Several long term or permanent complications may result from a fracture injury. Traumatic arthritis may be one of the most common long term debilitating complications. (See the previously posted article "Breaking Down Traumatic Arthritis" for more information.) These complications may even require additional surgical procedures.
Normally, fractures begin healing by forming a callus which is then replaced by bone. With a nonunion (see image below), the callus is replaced by fibrous tissue instead of by bone. This is a painful condition that is most frequently treated by surgery to remove the fibrous tissue, debride the surrounding bone and re-approximate the remaining fragments (sometimes with bone graft material and fixation devices).
Malunion is another frequently occurring complication of fractures. With malunion, the bones heal, but they do so at an unusual angle that can effect range of motion and/or cause pain (see image below). Treatment typically involves refracturing or cutting the bones, realignment, and fixating them with hardware so that they heal in the correct position.
Intra-articular “step-offs” are a complication of intra-articular fractures. A “step-off” is a type of malunion in which the bone heals, but it heals so that the joint surfaces are not aligned in a smooth continuous surface. The illustration below shows a fracture through the patella that healed with a painful “step-off.”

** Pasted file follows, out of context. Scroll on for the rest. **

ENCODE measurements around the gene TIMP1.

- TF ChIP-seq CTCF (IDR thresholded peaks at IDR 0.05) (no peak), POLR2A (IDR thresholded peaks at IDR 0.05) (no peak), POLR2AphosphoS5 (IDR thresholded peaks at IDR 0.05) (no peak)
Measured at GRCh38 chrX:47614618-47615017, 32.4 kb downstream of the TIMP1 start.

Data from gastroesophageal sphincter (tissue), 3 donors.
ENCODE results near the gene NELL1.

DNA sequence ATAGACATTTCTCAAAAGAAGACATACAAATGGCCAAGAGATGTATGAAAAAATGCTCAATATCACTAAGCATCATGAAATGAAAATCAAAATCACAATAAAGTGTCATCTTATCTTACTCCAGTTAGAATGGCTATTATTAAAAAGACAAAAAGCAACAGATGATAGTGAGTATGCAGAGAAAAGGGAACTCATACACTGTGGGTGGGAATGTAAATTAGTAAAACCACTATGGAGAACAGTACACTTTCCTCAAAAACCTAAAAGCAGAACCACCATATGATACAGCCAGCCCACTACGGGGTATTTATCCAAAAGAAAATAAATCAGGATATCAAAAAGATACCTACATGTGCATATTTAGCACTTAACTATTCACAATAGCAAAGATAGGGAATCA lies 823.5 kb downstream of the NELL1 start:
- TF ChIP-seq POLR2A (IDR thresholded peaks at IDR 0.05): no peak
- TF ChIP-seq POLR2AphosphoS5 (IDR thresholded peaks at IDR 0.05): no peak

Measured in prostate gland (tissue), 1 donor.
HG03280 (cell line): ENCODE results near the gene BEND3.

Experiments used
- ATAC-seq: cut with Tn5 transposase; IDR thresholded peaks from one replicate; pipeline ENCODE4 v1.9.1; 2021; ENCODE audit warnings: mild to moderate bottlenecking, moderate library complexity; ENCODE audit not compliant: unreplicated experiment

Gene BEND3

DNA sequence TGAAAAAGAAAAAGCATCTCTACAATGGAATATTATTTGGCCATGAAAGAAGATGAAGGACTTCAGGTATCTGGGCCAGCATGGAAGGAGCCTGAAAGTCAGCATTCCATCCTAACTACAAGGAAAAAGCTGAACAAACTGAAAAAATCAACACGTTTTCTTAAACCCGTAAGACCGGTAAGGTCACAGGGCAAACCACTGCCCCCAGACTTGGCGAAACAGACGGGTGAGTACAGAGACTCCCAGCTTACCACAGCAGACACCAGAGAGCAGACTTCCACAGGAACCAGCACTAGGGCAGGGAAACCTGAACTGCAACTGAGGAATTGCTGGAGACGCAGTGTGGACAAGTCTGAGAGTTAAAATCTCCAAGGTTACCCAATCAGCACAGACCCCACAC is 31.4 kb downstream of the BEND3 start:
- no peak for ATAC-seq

Like all organ systems, bones require a blood supply. If the blood supply is disrupted, the bone can die and collapse. This condition is known as avascular necrosis. The scaphoid is a bone in the wrist that is frequently affected by avascular necrosis. In the illustration below, a fracture is seen through the scaphoid and its blood supply. As a result, the small fractured fragment loses its blood supply and over time, becomes necrotic. Treatment would likely involve fusion of the wrist bones. Other bones that are particularly vulnerable to avascular necrosis include the femoral head (hip joint) and the talus (ankle joint).
Ossification of the surrounding soft tissues is another complication of fractures. This condition is referred to as “heterotopic ossification” and/or “myositis ossificans”. With this condition, the bone cells that form to heal the fracture extend out into the surrounding tissues (see image below) resulting in pain and decreased range of motion. Treatment involves surgery to excise the excessive bone growth.